Dimensional Relational vs. OLAP: The Final Deployment Conundrum
The choice between deploying relational tables or OLAP cubes is not a trivial matter. Weigh these 34 pros and cons of each approach early in the design of your extract-transform-load system.
The big objection to OLAP is the proprietary, non-standard character of each vendor’s OLAP offering.
Don’t expect to port an OLAP implementation to another vendor’s product. Discard everything including all your application development
There is no accepted, universally implemented access language for OLAP, although Microsoft’s MDX is the closest thing to a standard access language. Significantly, Oracle has not embraced MDX, preferring to rely on SQL for all forms of database access.
MDX in its full glory may be too complex for IT personnel to write by hand, or understand a complex application. But to be fair, I have looked at incomprehensible SQL many times!
Historically there has been much less industry expertise in MDX than in SQL although Microsoft has successfully sponsored a cottage industry of training organizations.
OLAP application development expertise is fragmented by vendor.
OLAP cubes can be catastrophically invalidated if you are not careful, i.e. a Type 1 SCD change to a dimension may cause all the cubes using that dimension to rebuild!
OLAP cubes are not considered stable enough for serious archiving and backup: this is a strong reason for creating a set of dimensional relational tables duplicating the content of the cube for those purposes.
OLAP vendors have certain size limits not present in relational implementations including possibly the number of members in a dimension, the number of distinct values at various levels in a hierarchy and the overall size of the cube.
When you must rebuild a cube, it may be a VERY time consuming process.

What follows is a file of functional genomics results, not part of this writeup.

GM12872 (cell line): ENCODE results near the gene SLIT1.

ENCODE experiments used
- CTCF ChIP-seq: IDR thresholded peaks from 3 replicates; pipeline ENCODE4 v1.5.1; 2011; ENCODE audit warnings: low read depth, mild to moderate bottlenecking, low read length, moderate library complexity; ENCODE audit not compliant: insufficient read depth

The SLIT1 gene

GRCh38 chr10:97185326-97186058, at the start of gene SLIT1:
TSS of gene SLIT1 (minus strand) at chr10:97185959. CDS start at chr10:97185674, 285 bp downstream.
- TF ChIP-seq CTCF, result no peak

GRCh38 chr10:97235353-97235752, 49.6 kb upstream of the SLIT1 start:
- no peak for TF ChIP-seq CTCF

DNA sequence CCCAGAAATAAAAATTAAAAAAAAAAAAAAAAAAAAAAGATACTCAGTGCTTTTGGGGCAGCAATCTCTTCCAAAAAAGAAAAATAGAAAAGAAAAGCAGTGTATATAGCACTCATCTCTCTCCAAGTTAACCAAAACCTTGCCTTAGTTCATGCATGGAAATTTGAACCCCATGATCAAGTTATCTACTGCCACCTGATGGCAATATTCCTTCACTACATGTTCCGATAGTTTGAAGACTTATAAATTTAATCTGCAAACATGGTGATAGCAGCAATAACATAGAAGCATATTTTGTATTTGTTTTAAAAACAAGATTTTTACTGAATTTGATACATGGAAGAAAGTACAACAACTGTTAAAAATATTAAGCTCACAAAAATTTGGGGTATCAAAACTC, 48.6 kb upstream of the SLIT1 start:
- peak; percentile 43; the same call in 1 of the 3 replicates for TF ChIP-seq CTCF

Equally Easy in Either Approach
The basic foundations of dimensional modeling, including slowly changing dimensions, the three fundamental grains of fact tables, and achieving integration through conformed dimensions, are equally easy to deliver with either approach, especially since these dimensional structures are carried to the very last step of the ETL pipeline.
Making the Final Choice
So how do senior management and the enterprise BI system designers resolve the final deployment conundrum: Dimensional relational or OLAP? As I hope you appreciate, there is no slam dunk answer since there are significant advantages and disadvantages for both approaches. But let’s consider two extremes. If you are a large distributed enterprise with a number of different database vendors and you are struggling to establish more commonality across your BI deployments, as well as creating an enterprise wide pool of BI development expertise without being beholden to any single vendor, then I recommend dimensional relational. On the other hand, if you are looking for the most potent single-subject solution with high performance and killer analytics, and you are confident that you can source the development expertise you need, then I recommend OLAP supported by underlying dimensional relational schemas. Otherwise, it depends.
Ralph Kimball, founder of the Kimball Group, teaches dimensional data warehouse and ETL design through Kimball University and reviews large warehouses. He has four best-selling data warehousing books in print, including The Data Warehouse ETL Toolkit. Write to him at firstname.lastname@example.org.
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